November 30

Careers In Video Games Are “Pretty Awesome” (Interview)


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Careers in video games are “pretty awesome” according to today’s guest, video game producer Aaron Roseman. Aaron shares great insight into how to become a video game developer and what developer careers are like – plus what he did to achieve his dream job of becoming a video game producer!

SHORT VIDEO (Full Episode down below)

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Today’s Guest

Aaron RosemanGuest: Aaron Roseman
Current Job: Associate Producer at Major Game Developer
College Major: Screenwriting & Film Production
College: Cal State Northridge in Northridge, CA
High School: Milken Community High School in Los Angeles, CA
First Job Ever: Courtesy clerk at Ralph’s grocery store
Worst Job Ever: See first job ever!

Careers In Video Games

To become a video game developer, Aaron says you’d better have a passion for games because this path can be a lot of work! Producers interact with all of the different roles (including coders, animators, artists, and sound designers) to coordinate their efforts and complete the development of a game on time. Aaron says the best step to take in becoming a video game producer or to get jobs in any of these other roles is to first work in quality assurance and test games. He says a video game tester career is a great way to get your foot in the door, meet people, learn the business, the lifestyle and prove yourself. If you’re looking for a great industry resource, check out


For our Audio Podcast: Careers Out There on iTunes


Careers in Video Games 2:01-11:02
How To Become a Video Game Developer 11:02-16:46
Challenges of Careers in Video Games 16:46-18:45
Requirements to Become A Video Game Developer 18:45-21:13
Keys to Success for Careers in Video Games 21:13

Careers Out There Host Marc Luber: Hey everyone welcome to Careers Out There. I’m your host Marc Luber and we’re helping you find a career that fits you. Today we’re looking at video game careers. Do you know that the video game industry is bigger than a $20 billion a year business just in the U.S. alone? That’s bigger than the movie and music businesses combined.

Our guest today is Aaron Roseman, and he’s a video game producer with one of the top game developers in the world. It’s gonna be a great show – so stick around!

[theme song] OK, we’re back. Aaron, welcome to Careers Out There.

Video Game Producer Aaron Roseman: Marc thanks for having me on your show.

Luber: Absolutely. Thanks for being here. So you are in an industry that is SO huge, so successful, so exciting, has a huge stamp on pop culture today, so many people who want cool jobs want to do what you’re doing….what’s it like?

Aaron Roseman: I’m not gonna lie Marc, it’s pretty awesome! It’s a lot of fun. I love what I do. In my opinion, it’s quite possibly the coolest job in the entire world outside of race car driver or astronaut or professional Lego builder. But…we all have our dreams! I love working in games.

Like I said, it’s the greatest industry in the entire world. I work with some of the most fun, creative, imaginative, funny…just good people. I love it. I enjoy coming to work every day and it sounds – everybody has their down days and stuff like that – but the truth is it really is just a great environment and a lot of fun.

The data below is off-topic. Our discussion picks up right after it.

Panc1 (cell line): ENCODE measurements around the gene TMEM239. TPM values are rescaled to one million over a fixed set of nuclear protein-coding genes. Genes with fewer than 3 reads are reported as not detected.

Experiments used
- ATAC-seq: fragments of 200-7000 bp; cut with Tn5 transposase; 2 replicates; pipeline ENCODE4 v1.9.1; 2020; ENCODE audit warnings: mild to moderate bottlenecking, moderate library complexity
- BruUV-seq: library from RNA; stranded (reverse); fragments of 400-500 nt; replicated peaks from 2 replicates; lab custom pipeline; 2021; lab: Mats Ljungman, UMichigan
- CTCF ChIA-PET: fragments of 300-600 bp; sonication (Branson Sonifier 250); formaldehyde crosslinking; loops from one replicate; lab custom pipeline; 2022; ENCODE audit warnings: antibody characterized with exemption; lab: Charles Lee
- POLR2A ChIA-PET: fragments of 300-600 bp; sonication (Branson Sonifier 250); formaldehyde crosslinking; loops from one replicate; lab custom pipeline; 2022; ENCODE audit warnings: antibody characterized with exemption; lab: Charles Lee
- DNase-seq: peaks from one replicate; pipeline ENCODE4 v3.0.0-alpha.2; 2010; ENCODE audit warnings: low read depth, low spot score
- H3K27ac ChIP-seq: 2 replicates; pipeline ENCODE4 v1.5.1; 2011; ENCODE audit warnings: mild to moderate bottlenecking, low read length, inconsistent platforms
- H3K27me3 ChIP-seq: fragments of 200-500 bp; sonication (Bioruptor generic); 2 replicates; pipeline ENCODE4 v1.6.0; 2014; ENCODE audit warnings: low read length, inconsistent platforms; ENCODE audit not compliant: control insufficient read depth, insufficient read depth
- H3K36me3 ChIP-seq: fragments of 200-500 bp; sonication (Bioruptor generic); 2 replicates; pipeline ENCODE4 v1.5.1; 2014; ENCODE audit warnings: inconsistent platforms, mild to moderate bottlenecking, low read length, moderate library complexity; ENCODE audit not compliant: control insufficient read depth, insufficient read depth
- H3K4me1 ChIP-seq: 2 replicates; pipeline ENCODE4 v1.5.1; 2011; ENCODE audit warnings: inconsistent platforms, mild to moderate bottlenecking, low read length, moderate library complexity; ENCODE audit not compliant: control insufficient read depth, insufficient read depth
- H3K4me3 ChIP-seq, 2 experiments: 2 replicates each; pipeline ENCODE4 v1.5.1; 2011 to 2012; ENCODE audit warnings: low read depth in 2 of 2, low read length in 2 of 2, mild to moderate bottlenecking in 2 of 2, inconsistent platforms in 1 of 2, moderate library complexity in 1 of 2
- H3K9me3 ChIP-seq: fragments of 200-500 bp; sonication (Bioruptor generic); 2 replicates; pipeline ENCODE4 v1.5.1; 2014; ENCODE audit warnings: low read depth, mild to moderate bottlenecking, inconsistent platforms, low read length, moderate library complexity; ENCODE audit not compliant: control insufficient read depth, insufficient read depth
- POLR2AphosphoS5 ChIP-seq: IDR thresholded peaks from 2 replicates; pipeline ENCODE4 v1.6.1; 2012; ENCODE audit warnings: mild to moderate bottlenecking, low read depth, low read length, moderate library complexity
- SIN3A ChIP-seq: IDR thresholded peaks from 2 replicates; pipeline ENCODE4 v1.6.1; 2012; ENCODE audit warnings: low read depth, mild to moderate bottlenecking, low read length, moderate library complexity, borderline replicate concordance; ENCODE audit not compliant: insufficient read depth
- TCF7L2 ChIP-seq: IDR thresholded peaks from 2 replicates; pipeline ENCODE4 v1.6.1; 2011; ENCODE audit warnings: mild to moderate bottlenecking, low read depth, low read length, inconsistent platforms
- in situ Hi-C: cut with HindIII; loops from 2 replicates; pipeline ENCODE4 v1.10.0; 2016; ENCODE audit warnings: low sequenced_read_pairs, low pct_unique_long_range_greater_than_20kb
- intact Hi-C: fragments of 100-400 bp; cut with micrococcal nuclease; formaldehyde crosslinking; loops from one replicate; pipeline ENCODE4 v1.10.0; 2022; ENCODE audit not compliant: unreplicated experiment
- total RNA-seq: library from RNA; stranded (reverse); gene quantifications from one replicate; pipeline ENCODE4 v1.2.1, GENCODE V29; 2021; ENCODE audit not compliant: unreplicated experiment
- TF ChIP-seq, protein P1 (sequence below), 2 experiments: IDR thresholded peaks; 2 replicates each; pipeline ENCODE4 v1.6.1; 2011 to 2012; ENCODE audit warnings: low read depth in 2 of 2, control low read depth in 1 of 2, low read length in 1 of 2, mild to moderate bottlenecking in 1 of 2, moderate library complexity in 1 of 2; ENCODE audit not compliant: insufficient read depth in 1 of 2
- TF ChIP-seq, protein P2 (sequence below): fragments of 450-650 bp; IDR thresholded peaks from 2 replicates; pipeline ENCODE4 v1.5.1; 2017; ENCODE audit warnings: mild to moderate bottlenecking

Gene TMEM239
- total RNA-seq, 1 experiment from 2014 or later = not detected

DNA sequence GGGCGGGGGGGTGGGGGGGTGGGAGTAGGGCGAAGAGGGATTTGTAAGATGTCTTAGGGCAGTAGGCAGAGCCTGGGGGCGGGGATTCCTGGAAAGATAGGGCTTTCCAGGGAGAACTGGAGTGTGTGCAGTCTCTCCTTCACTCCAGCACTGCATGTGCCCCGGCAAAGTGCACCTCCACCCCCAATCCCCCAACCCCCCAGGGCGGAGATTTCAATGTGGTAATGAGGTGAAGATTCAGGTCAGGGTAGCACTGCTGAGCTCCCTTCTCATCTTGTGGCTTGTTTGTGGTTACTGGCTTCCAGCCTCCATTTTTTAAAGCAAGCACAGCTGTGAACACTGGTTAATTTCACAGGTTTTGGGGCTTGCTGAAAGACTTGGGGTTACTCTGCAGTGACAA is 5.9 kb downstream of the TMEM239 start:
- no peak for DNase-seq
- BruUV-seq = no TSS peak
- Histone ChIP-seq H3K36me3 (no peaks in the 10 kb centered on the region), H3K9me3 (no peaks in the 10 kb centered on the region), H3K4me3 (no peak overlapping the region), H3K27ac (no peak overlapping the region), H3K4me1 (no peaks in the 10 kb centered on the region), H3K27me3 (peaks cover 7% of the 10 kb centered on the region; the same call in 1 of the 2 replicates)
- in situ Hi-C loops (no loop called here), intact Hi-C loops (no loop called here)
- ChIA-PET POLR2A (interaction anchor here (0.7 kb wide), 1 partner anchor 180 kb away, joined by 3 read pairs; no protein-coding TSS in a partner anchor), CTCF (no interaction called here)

Luber: It’s so great when someone can actually say that. That’s really really special.

I want to tell everybody –you’re just here representing yourself, you’re telling your story so that everybody can learn what it’s all about to be a video game producer. You are not here hiring, recruiting for them…you are not here as their official spokesperson. So – we’ll get that housekeeping out of the way.

[Aaron is here not as a representative of his employer but as an individual who loves games, fought his way into the video games industry and today is an Associate Producer, working in his dream job on some of the best known games out there.]

Aaron: Tonight is just about me and being an AP and working in games from my experience and my point of view.

[CAREERS IN VIDEO GAMES starts at 2:02]
Luber: So I have a feeling that a lot of the people that are watching are really interested in learning how to break in to the industry and they probably know all about the industry already – but for the people who don’t already know, give us the lay of the land – what it means to be a studio and what else is in the industry?

Aaron: Well the industry is split into a lot of groups. You could be a part of the video game industry and work at Game Stop because you’re working at selling the games. You could be part of the industry and the people printing the games. You could be a part of it working at a publisher. You could be a part of it working at a development studio – you’ve got the coders and a sound department and animators and artists and a production staff.

It’s all one giant storm but it’s all coming together to create one fun game for everybody.

Luber: So there’s all those different roles that bring in different skills, different types of people, different backgrounds?

Aaron: Yes. Like I said, the publisher’s main goal is to make sure everything is done on time and on the shelves. ON time and as promised.

Luber: You talked about animators, coders, you’re neither of those – you’re an Associate Producer. Tell us what it means to be an Associate Producer. What’s your role over there?

Aaron: I am neither a coder nor an animator is right. I claim to be none of those. Or an artist or none of the above. As an AP, there are several roles on a team. Depending on what your status is, essentially you’re managing specific tasks or a group of people at any given time.

An AP can be in charge of a handful of missions for a game – making sure that the designers, the artists, the coders and the animators are all working together to create the task of completing these levels on time. Meanwhile, another producer is actually zeroing in on a specific task – like specifically animation or specifically environments – or specifically multi-player or on game play balancing. There’s producers for everything making sure that all sorts of tasks are being done and finished on time.